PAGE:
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A Closer Look at Berthoud’s Most Unusual Business

You’ve seen the shop on Mountain Avenue, right in the heart of downtown Berthoud. Windows are filled with lush plants and crystals glisten in the front window. It’s like no other business in town.

And unless you’ve spent some time here — sipping tea, relaxing to the sound of a gong, browsing Berthoud’s most diverse library — there’s a pretty good chance you may not realize what Panther’s Gate Metaphysical Center is truly about. This business offers martial arts and yoga on one side and runs an apothecary, ministry and metaphysical school and store on the other. But it’s so much more.

The owner is equally as surprising.

Dr. Rev. Jeannette Kasemir is known in Berthoud as a psychic and martial artist, but what many people don’t realize is she is also a disabled military veteran who worked as a combat nurse starting at just age 17.

She survived a near-death experience while in military service, and she then worked as a paralegal, truck driver, construction worker and in restaurants and nursing homes.

She also was working toward getting her juris doctorate in law and a PhD in philosophy and political science at Cornell University when she decided to abandon the university path to transform her hobby — martial arts — into her full-time career. She ended up leading multiple martial artist studios from zero to success, including Berthoud’s very own.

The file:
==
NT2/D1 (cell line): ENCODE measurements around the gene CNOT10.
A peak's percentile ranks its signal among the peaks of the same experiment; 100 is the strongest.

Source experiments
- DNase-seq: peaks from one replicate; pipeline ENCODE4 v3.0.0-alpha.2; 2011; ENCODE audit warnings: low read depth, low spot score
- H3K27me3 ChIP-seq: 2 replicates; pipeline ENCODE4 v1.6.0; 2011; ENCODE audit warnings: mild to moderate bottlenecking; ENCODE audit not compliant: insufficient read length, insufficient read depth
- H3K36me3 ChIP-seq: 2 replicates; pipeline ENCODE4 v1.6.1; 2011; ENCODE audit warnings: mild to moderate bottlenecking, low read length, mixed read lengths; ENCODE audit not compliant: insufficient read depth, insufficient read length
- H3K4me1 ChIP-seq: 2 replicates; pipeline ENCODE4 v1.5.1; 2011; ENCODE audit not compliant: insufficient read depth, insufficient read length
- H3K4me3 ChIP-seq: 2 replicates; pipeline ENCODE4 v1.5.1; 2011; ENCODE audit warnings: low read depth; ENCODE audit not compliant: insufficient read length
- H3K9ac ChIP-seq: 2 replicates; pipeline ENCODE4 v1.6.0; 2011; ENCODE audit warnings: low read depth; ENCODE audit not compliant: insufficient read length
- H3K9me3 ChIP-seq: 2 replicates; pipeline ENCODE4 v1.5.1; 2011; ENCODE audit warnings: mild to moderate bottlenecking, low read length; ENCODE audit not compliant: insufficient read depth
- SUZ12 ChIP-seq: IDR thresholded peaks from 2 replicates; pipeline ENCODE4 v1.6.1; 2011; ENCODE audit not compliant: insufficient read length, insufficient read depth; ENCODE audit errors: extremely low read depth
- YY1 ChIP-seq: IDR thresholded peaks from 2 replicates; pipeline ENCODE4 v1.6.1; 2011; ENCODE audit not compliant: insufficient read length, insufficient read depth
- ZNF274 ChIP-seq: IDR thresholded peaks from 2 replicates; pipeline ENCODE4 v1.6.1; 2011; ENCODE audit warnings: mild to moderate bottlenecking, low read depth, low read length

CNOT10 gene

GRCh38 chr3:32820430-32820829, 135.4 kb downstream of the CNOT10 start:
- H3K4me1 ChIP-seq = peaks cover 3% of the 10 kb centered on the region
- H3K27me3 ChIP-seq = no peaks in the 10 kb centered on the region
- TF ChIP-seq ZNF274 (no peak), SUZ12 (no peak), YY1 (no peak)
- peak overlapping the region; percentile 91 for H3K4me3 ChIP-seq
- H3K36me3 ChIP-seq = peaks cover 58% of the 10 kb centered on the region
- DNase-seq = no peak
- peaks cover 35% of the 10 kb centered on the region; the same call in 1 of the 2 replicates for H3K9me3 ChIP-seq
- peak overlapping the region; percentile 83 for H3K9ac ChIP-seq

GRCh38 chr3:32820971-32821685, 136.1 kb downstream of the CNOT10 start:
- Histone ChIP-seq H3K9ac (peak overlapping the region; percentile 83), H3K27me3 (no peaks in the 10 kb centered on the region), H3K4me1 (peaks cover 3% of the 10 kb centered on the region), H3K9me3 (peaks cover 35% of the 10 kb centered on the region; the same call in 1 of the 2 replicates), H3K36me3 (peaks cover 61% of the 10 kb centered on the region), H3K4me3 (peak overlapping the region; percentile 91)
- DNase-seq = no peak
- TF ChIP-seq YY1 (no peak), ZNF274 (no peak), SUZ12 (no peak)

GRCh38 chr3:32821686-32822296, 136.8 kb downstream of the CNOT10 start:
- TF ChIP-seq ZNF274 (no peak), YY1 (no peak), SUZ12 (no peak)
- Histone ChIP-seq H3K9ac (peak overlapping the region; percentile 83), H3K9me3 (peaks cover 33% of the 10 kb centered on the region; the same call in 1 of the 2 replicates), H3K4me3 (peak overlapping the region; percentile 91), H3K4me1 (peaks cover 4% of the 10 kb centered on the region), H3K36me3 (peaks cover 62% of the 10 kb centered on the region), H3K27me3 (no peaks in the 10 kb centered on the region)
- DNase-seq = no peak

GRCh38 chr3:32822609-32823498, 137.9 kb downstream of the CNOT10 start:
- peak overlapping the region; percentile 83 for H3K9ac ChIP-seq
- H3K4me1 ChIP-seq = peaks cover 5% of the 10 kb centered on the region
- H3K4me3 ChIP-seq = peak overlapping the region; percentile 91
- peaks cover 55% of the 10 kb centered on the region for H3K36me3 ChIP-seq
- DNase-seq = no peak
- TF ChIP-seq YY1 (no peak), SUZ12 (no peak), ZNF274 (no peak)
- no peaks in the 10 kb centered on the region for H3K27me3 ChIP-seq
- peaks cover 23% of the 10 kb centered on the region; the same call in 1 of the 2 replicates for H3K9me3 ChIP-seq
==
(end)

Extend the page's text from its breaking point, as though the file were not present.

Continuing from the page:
“I’ve seen industry. I’ve seen high society. I’ve seen the bottom of the barrel. And I can see why there’s a lot of injustice, cruelty, prejudice and entitlement,” Kasemir says. “It’s really everybody just trying to validate what they’ve been through in their past and search for hope and gratitude in their future, and everybody does it their own way.”

Kasemir’s story is as unique as her shop, down to why she moved to Colorado: after having a vivid dream.

We were curious to learn more about this mysterious female business leader in downtown Berthoud, so we sat down with her one snowy afternoon to get to know her better. Here’s how it went down:

Tell us a little about your background and childhood.

My mom was a single mom with five kids. We did have stepfathers but not anybody who was significant as a father figure, so it was a very much female-run household.

Some people have a sheltered life. I had the opposite of that. I got to run the street, see downtown Reno, Nevada. I saw crime, prostitution, gambling, the ugly. I thought, “There has to be a better world out there.”

This all led me to the military: to see what more was out there, to expand my worldview so I was not limited to just the knowledge and experience I had growing up.